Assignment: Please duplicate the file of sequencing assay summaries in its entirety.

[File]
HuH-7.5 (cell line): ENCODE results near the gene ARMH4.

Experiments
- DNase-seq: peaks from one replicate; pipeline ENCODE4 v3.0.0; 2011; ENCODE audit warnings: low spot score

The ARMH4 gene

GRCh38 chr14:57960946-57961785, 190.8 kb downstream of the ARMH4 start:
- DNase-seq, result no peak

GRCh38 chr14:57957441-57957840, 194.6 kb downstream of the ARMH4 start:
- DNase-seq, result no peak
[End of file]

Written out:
HuH-7.5 (cell line): ENCODE results near the gene ARMH4.

Experiments
- DNase-seq: peaks from one replicate; pipeline ENCODE4 v3.0.0; 2011; ENCODE audit warnings: low spot score

The ARMH4 gene

GRCh38 chr14:57960946-57961785, 190.8 kb downstream of the ARMH4 start:
- DNase-seq, result no peak

GRCh38 chr14:57957441-57957840, 194.6 kb downstream of the ARMH4 start:
- DNase-seq, result no peak